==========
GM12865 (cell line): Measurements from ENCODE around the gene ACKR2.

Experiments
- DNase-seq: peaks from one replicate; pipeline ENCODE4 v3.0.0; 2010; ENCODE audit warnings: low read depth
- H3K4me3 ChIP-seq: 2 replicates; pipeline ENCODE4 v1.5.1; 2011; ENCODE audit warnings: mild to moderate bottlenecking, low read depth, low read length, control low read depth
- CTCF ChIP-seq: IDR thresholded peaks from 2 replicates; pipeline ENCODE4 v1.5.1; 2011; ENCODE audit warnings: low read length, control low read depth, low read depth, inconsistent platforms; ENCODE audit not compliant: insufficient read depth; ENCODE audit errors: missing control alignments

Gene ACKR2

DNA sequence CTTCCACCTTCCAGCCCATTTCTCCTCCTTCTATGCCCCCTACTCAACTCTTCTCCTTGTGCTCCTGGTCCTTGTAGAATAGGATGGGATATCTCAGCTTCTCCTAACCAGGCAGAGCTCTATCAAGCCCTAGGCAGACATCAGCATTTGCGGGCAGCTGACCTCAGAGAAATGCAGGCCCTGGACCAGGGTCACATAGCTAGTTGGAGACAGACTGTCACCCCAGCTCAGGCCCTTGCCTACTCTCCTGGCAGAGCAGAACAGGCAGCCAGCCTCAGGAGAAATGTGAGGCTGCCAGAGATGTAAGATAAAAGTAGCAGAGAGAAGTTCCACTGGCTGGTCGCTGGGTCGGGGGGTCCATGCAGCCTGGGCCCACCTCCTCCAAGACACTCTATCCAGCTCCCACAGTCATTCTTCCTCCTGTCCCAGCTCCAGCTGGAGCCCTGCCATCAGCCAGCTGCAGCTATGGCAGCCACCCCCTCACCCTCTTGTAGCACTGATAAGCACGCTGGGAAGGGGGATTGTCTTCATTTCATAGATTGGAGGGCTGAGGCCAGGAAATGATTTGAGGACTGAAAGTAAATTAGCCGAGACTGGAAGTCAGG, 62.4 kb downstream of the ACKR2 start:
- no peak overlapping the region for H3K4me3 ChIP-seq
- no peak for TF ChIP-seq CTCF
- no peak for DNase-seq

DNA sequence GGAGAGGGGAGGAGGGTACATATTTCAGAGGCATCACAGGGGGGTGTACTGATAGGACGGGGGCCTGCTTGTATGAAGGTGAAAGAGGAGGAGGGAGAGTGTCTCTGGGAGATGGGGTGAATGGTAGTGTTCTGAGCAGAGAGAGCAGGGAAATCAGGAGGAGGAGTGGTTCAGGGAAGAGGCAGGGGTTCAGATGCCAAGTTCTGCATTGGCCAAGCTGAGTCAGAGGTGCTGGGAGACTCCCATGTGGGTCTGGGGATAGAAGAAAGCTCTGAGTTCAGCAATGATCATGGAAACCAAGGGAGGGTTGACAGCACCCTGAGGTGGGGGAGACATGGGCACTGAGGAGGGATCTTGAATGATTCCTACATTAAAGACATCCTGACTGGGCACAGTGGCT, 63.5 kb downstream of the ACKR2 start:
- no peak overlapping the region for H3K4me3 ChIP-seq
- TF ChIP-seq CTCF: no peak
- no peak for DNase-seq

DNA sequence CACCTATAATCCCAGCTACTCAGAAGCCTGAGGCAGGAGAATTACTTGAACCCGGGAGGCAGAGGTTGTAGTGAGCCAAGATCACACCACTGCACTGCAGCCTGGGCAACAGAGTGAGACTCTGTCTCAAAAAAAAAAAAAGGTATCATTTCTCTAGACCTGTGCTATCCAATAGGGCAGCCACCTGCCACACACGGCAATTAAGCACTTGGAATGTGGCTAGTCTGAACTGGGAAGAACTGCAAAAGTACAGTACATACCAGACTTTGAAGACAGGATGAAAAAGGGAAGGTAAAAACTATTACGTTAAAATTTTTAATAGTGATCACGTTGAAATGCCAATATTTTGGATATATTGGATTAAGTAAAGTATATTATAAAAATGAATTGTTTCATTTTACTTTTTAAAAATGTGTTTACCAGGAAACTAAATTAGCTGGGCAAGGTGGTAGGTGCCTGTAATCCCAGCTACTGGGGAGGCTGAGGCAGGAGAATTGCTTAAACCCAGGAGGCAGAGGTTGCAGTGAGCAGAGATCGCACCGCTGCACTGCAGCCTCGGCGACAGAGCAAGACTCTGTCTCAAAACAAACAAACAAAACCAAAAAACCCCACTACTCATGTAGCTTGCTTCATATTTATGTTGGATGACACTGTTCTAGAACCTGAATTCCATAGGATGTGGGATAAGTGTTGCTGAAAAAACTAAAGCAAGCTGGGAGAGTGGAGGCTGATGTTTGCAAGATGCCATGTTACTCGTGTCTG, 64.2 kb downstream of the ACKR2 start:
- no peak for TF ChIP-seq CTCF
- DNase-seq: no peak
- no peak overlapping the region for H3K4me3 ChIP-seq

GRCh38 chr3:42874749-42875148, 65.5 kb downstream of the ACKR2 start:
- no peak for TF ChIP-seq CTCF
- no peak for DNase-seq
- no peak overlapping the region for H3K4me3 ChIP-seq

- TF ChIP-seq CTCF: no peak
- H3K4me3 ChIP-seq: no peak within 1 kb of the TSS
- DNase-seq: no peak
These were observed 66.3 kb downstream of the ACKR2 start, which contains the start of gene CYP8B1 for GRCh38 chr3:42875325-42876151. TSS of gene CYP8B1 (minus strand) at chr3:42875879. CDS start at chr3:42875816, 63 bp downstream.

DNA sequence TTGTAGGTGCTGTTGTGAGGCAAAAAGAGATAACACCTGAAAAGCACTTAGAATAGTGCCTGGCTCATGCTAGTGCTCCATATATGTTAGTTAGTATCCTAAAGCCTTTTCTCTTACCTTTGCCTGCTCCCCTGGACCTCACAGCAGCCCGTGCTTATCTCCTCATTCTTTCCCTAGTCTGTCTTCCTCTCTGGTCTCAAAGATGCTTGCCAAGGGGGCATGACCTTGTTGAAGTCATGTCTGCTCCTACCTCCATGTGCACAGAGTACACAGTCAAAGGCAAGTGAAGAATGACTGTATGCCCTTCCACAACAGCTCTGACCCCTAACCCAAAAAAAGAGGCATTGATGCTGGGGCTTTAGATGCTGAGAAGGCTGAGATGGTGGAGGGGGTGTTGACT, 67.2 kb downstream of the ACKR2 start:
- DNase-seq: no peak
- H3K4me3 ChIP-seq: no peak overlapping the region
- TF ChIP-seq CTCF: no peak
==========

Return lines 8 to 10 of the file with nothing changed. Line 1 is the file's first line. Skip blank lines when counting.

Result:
- no peak overlapping the region for H3K4me3 ChIP-seq
- no peak for TF ChIP-seq CTCF
- no peak for DNase-seq